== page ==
Wednesday, May 11, 2011

The Call of the Wife

Last night after work, Sarah dropped me off at my house as usual, and as usual, I went straight to the kitchen because that's where we keep the food. Once I reached the back of the house, however, the thought of enjoying a tasty snack was abruptly driven from my mind.

The back door was open. As was the back window. The dogs? Nowhere to be found.

I felt the all-too-familiar sense of panic creeping up my arms and legs, but did I succumb to it? Did I allow the fear to take me over? Not this time.

"Time to Rambo up," I thought to myself. I used the fear as fuel to move my body at thrice my normal speed. Using kitchen towels, I strapped the contents of my knife block to my chest, including the scissors, 'cause let's be honest - when I'm backed into a corner, I like the satisfaction of knowing my weapon has both stabbing and severing capabilities.

I moved through the house like a prowler, crouching low and dropping into the occasional barrel roll whenever I heard something that startled me. Time lost all meaning; the only thing that mattered now was protecting my dwelling place.

Suddenly, I heard the metallic thud of a car door slamming; heavy footsteps coming toward the house; the screech of the screen door being wrenched open. It was time. A bloodthirsty scream tore up my throat as I ran toward the door, arms raised high over my head, paring knife clenched between my teeth, ready to silence this intruder forever - but something about the face stopped me in my tracks. Beyond the look of shock and horror, there was something I seemed to recognize; something almost...familiar. The brown of those squinty eyes...the unkempt neard...could this be a phantom from some past existence? From a time when there was more to life than mere survival?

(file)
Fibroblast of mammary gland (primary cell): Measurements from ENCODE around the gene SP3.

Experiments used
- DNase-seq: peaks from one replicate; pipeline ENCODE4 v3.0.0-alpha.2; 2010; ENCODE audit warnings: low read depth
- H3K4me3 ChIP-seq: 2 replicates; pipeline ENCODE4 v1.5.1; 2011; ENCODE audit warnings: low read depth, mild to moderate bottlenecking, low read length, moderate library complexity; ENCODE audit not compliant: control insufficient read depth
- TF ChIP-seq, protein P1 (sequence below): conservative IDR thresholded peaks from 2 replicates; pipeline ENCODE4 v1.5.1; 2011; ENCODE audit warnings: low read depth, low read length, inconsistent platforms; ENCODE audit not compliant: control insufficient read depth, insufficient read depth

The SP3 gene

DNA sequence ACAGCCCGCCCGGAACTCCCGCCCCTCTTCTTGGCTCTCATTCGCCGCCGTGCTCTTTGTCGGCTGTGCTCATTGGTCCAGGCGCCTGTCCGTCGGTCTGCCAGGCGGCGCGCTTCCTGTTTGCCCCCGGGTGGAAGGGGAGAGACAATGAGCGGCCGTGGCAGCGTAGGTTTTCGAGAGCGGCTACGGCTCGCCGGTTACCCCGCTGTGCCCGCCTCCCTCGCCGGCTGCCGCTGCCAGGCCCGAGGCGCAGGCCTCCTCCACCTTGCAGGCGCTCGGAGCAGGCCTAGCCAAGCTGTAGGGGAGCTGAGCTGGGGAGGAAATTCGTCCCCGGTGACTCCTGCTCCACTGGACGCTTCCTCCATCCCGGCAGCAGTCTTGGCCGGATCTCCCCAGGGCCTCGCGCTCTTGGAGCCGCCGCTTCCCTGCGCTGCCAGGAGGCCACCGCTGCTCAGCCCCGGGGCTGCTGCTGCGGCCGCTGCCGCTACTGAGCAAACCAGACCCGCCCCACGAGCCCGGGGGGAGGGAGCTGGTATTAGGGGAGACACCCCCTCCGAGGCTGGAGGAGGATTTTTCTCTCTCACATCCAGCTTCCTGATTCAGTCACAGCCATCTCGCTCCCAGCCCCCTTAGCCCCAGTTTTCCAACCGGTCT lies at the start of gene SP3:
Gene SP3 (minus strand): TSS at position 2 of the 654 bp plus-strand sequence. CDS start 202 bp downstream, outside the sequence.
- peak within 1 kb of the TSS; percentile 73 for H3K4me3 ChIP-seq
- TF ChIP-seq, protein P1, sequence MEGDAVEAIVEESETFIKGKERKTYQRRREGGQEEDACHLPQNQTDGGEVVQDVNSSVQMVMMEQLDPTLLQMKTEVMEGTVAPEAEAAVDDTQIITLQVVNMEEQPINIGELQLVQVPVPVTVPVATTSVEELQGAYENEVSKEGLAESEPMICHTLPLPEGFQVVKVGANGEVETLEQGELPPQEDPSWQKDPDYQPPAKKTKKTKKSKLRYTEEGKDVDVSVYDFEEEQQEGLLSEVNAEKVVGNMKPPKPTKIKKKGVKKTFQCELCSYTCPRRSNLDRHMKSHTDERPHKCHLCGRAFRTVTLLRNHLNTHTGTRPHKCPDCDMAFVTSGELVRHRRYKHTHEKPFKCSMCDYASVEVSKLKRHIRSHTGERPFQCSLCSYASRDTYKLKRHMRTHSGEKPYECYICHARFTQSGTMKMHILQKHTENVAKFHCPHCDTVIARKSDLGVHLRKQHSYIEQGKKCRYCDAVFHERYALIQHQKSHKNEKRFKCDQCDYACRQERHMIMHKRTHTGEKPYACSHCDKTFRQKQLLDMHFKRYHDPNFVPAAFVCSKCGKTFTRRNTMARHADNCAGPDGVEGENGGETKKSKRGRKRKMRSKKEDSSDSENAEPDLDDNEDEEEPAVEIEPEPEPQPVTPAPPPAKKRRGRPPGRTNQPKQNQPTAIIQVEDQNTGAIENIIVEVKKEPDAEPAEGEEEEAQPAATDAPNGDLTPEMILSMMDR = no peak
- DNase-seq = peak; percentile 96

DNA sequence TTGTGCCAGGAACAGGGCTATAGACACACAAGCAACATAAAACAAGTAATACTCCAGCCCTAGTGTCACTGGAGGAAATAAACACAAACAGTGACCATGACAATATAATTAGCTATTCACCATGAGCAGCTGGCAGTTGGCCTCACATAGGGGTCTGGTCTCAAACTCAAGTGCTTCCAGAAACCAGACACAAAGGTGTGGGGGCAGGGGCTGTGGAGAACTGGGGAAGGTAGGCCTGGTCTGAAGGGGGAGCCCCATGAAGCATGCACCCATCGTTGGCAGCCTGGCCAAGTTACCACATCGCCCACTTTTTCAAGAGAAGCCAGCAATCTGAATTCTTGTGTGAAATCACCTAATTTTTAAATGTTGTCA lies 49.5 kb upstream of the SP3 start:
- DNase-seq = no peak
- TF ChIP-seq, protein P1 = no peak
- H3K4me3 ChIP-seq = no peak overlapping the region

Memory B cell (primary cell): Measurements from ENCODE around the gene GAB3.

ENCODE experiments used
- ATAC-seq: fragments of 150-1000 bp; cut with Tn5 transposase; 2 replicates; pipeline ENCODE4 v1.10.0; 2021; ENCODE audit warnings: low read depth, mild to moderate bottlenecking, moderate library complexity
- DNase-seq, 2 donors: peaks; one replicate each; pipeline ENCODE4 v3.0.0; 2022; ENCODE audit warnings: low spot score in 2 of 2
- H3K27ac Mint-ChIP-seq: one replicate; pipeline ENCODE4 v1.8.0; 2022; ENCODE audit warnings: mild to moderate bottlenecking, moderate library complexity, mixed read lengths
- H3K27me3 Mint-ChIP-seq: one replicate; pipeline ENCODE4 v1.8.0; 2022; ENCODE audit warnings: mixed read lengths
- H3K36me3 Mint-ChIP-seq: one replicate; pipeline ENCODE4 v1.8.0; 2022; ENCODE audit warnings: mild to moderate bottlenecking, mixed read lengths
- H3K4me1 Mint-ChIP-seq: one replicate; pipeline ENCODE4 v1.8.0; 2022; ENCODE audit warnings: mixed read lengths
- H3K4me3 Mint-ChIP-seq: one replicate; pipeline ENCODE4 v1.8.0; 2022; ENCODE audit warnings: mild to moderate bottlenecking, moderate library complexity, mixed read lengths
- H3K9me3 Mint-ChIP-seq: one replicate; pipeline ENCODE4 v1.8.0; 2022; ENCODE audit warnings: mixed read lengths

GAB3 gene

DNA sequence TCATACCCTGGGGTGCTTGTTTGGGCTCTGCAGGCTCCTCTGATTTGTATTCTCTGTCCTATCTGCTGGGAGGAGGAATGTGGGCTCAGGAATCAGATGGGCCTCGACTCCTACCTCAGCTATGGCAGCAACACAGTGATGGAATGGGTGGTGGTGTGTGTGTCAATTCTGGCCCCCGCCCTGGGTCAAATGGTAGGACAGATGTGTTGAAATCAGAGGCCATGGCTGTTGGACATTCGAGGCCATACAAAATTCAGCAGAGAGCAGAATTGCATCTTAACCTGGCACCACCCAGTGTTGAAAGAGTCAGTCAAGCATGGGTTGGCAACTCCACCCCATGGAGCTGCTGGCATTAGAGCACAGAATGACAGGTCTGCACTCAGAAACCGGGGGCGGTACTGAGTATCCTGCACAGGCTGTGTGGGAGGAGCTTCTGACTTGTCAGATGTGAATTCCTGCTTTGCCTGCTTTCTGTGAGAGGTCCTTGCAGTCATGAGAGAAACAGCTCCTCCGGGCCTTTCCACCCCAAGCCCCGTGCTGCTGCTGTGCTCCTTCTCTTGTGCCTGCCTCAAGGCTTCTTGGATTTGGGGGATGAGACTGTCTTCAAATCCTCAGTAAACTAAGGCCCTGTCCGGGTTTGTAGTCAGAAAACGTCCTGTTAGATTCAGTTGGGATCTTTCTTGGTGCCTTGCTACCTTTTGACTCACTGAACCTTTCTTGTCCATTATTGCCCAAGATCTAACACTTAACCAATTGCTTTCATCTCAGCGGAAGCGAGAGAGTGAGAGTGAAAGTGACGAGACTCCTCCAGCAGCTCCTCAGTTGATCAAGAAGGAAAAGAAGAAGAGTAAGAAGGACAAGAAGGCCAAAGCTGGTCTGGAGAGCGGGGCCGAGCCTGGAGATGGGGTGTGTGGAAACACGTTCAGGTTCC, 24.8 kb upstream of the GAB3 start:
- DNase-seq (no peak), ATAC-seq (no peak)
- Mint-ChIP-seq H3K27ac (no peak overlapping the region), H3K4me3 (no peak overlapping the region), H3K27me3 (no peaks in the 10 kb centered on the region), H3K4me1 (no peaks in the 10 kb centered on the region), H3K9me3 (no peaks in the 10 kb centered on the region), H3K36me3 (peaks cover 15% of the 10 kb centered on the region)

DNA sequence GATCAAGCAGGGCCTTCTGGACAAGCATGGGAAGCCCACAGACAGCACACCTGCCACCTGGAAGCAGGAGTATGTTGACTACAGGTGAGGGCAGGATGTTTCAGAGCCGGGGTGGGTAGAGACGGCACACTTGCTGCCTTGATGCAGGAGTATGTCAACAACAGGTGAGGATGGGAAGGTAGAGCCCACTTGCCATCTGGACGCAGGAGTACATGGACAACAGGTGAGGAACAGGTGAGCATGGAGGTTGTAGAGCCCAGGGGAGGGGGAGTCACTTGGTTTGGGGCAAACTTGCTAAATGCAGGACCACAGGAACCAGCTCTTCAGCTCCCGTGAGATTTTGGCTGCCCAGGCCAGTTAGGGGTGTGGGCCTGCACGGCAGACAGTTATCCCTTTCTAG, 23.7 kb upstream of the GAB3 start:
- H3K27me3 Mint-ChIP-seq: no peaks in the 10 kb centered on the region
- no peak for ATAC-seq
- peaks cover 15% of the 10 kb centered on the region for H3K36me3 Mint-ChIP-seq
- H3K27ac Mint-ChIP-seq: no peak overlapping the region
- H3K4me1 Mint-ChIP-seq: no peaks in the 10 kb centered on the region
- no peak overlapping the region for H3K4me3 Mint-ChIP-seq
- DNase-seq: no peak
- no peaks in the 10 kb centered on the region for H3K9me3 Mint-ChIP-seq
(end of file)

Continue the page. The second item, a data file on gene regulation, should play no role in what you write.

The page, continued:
And then all at once, everything came back to me in a rush of color and sound. The first time we kissed. Our wedding day. All those nights spent sitting on the cold, hard kitchen tile trying to force feed our dog hydrogen peroxide so he'd throw up whatever non-food items he'd eaten. Not only did I know this man; I loved him.

It hasn't been easy, but things are slowly starting to feel normal again. Sure, at times I'll relapse and start tearing into a steak before Gary's had a chance to cook it, but he just smiles, gently pats me on the head and removes the bloody hunk of meat from my hands, being careful not to get too close to my teeth so as not to lose another finger.

P.S. Little to none of this story is true. What actually happened was that I sat crying on the floor for about ten minutes before Gary got home with the dogs, whom he'd taken with him while he ran a short errand. He hugged me and apologized for having forgotten to close the back door while I sobbed and dripped snot all over the front of his t-shirt...but that just doesn't make for a very interesting read.


Alida said...

you crack my up emily gray! i just love to read your posts (true or not). thanks for the laugh tonight!

Billi London-Gray said...

So gifted. :o)